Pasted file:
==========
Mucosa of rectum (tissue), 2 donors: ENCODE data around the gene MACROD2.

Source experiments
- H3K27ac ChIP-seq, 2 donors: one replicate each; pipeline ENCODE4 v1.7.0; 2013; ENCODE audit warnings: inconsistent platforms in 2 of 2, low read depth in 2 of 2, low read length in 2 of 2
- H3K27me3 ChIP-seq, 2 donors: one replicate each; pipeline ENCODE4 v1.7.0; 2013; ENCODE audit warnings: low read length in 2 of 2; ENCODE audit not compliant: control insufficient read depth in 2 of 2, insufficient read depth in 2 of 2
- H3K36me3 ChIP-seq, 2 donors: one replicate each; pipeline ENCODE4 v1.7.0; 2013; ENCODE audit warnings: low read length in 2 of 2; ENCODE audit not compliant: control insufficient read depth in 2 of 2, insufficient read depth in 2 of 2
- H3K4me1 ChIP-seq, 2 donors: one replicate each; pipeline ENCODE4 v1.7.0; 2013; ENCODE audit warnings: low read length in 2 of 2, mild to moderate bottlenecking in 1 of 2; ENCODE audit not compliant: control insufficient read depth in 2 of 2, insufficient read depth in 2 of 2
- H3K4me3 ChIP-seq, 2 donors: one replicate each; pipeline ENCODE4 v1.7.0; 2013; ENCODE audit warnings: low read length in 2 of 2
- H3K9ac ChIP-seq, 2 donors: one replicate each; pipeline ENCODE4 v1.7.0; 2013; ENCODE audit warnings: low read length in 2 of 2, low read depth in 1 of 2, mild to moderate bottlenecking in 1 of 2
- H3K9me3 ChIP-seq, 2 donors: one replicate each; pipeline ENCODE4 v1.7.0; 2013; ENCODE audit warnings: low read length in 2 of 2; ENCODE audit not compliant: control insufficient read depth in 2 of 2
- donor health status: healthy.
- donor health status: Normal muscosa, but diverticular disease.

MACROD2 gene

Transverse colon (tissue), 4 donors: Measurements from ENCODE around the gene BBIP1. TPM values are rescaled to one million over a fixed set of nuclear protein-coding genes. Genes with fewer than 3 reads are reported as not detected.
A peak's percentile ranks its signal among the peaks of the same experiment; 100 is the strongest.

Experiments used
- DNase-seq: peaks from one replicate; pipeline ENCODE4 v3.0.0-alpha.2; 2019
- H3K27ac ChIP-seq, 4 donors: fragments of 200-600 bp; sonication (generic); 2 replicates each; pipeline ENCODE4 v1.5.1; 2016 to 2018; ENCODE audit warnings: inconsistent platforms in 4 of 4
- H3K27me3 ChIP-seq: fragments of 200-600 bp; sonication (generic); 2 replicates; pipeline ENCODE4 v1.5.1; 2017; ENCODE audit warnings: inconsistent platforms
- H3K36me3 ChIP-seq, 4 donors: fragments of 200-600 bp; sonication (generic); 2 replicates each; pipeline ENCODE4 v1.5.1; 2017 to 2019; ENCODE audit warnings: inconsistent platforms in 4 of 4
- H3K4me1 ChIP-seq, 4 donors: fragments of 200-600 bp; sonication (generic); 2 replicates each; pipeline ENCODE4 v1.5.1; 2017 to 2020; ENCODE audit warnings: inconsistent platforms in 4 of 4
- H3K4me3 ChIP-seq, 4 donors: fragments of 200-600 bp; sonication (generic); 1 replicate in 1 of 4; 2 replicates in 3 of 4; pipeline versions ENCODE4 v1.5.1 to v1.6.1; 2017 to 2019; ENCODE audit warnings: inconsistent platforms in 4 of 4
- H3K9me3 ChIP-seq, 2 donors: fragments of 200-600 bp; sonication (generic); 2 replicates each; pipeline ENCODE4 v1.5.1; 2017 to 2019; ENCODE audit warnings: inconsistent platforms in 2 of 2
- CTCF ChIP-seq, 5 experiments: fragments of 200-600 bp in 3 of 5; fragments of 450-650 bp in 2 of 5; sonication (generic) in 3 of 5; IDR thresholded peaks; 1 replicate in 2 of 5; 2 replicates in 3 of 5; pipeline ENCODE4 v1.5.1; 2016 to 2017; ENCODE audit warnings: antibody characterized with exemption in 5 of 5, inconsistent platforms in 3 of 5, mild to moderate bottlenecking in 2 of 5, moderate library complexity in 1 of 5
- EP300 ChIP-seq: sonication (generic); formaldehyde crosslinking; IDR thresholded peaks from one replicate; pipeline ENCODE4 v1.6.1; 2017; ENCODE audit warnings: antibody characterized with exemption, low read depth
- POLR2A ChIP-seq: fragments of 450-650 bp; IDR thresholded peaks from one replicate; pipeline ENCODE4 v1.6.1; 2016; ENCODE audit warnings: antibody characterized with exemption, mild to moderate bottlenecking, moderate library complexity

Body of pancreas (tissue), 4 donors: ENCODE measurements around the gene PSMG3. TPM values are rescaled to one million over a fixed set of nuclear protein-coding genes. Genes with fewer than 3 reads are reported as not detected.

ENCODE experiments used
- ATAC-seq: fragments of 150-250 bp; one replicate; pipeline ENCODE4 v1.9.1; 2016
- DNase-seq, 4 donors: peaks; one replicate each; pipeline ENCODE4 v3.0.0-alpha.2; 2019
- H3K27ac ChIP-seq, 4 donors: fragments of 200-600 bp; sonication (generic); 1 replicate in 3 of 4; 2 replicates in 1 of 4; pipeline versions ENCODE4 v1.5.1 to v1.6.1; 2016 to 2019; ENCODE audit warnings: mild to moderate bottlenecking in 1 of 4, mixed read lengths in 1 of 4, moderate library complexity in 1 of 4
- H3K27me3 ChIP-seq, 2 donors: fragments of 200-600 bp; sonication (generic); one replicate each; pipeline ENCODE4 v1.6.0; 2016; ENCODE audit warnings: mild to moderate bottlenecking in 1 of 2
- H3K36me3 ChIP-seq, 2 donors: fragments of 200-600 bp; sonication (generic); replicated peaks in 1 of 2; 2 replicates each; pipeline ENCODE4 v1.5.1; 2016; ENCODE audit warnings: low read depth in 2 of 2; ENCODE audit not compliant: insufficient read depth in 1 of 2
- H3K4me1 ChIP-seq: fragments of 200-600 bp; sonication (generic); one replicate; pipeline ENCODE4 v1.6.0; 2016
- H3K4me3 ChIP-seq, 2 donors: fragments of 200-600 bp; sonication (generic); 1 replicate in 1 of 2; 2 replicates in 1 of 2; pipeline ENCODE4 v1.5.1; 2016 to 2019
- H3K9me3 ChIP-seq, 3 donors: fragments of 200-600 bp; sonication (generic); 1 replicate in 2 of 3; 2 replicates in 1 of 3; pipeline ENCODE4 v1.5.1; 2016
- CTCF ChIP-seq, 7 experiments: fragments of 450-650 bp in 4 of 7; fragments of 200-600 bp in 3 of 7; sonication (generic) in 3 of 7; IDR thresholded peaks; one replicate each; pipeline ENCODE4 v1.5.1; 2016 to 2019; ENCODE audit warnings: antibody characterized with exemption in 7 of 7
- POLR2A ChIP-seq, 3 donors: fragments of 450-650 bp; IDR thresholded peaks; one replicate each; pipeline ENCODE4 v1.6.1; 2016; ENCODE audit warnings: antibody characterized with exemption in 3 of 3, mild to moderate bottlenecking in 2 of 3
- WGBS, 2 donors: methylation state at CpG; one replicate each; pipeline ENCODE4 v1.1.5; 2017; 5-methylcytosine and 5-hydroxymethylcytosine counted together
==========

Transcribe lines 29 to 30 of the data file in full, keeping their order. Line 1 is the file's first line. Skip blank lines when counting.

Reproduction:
- DNase-seq, 4 donors: peaks; one replicate each; pipeline ENCODE4 v3.0.0-alpha.2; 2019
- H3K27ac ChIP-seq, 4 donors: fragments of 200-600 bp; sonication (generic); 1 replicate in 3 of 4; 2 replicates in 1 of 4; pipeline versions ENCODE4 v1.5.1 to v1.6.1; 2016 to 2019; ENCODE audit warnings: mild to moderate bottlenecking in 1 of 4, mixed read lengths in 1 of 4, moderate library complexity in 1 of 4